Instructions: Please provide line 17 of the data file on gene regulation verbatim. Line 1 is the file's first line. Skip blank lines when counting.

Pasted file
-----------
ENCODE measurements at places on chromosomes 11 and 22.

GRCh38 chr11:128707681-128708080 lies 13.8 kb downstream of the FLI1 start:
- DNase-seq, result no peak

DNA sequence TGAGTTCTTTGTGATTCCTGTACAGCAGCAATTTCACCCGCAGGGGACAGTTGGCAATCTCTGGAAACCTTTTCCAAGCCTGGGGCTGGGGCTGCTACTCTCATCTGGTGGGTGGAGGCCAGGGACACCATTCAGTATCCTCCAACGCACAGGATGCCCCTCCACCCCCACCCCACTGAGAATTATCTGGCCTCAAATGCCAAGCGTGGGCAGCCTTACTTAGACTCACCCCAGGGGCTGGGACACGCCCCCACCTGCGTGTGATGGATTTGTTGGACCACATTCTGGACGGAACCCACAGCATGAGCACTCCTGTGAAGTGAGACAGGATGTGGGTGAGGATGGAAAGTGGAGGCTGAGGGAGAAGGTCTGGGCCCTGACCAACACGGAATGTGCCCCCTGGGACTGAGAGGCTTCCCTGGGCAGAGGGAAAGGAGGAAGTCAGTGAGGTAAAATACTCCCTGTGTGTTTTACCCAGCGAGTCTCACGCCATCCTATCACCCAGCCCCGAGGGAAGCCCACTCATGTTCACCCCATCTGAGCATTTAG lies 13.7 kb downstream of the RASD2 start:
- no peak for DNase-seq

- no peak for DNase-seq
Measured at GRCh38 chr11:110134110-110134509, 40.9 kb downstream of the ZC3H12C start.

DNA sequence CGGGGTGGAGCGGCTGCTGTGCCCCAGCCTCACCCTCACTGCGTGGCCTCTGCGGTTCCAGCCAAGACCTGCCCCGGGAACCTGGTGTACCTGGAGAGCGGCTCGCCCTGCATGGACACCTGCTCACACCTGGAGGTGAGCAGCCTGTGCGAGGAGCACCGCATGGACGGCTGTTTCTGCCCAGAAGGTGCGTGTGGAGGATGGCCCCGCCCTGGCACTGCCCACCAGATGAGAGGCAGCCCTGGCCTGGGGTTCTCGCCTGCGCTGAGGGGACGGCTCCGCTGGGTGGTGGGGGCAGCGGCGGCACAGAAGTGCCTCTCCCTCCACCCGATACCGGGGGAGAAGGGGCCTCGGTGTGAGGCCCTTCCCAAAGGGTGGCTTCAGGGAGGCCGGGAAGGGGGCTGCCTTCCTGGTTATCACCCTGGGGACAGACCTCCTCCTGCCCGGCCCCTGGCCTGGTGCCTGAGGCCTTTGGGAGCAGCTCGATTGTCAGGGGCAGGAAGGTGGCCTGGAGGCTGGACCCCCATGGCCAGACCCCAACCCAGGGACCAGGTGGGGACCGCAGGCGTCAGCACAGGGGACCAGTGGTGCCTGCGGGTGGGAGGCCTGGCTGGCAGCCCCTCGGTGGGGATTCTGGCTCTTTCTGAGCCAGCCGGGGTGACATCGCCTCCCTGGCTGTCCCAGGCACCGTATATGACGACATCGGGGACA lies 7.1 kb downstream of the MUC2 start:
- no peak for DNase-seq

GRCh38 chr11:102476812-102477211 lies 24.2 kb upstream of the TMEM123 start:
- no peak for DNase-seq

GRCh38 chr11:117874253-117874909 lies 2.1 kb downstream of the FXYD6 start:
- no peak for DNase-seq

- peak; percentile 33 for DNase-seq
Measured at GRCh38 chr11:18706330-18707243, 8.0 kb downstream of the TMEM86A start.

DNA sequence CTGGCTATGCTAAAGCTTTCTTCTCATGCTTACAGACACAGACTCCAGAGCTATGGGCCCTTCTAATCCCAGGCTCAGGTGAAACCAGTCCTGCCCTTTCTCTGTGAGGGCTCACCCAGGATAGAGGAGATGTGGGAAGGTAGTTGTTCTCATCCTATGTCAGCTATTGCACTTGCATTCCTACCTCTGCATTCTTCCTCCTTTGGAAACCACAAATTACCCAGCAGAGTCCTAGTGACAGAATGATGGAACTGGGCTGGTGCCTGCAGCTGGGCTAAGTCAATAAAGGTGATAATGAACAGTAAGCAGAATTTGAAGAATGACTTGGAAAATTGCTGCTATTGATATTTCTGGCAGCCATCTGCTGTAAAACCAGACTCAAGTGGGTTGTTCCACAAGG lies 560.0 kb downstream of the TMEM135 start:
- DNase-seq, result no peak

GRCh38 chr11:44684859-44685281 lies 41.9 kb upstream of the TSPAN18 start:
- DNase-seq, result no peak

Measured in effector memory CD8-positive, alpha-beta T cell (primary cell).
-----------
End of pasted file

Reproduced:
- DNase-seq, result no peak